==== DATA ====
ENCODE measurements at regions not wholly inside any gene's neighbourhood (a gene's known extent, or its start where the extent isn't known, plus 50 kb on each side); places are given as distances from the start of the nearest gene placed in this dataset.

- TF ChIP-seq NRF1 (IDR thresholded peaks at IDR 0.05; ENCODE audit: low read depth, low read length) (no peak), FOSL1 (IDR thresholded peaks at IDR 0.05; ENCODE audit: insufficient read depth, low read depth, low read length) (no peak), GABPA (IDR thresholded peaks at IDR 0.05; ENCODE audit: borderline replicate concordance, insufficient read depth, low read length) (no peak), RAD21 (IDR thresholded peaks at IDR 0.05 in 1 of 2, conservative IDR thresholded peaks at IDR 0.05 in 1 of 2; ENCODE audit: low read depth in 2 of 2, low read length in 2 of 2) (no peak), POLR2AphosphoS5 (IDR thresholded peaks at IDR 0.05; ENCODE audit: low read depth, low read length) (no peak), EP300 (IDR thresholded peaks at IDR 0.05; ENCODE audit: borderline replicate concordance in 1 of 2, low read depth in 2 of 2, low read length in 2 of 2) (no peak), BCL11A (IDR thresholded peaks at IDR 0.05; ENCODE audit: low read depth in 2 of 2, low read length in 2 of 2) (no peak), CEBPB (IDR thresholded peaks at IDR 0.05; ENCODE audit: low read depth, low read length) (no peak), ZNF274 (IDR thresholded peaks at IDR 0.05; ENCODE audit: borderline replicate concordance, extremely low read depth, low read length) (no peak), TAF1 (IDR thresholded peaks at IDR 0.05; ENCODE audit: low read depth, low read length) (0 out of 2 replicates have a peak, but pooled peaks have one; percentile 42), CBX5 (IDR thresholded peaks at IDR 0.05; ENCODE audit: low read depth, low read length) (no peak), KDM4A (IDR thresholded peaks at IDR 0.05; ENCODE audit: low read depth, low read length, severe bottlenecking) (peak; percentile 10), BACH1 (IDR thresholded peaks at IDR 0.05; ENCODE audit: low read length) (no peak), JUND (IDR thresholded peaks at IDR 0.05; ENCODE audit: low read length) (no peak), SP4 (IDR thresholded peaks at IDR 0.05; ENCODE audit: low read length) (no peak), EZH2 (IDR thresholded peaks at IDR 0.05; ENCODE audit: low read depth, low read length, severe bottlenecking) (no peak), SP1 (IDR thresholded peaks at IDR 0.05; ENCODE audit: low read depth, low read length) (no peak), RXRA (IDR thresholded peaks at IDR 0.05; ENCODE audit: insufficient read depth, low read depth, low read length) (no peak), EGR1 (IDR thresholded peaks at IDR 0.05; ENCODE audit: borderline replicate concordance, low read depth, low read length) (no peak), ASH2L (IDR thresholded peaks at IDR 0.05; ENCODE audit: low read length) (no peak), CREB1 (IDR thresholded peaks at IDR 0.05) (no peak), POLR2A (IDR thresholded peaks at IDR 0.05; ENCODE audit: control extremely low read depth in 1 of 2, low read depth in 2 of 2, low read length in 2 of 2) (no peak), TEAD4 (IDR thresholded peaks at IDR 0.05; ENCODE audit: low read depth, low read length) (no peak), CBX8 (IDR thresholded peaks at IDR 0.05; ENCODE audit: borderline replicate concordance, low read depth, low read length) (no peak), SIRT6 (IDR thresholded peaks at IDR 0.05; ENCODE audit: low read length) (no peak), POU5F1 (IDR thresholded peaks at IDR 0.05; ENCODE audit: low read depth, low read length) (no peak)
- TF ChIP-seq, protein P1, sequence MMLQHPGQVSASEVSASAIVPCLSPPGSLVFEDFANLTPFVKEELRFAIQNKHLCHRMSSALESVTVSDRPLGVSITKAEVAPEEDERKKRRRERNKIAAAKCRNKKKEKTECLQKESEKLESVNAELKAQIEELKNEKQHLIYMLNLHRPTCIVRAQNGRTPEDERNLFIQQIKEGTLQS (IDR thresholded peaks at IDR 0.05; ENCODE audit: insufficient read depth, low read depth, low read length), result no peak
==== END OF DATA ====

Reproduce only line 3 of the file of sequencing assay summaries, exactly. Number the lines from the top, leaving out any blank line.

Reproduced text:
- TF ChIP-seq, protein P1, sequence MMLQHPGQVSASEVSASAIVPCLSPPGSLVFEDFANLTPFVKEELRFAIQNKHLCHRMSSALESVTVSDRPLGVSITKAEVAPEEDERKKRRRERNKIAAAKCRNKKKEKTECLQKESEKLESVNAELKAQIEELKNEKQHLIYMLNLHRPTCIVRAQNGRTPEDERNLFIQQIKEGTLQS (IDR thresholded peaks at IDR 0.05; ENCODE audit: insufficient read depth, low read depth, low read length), result no peak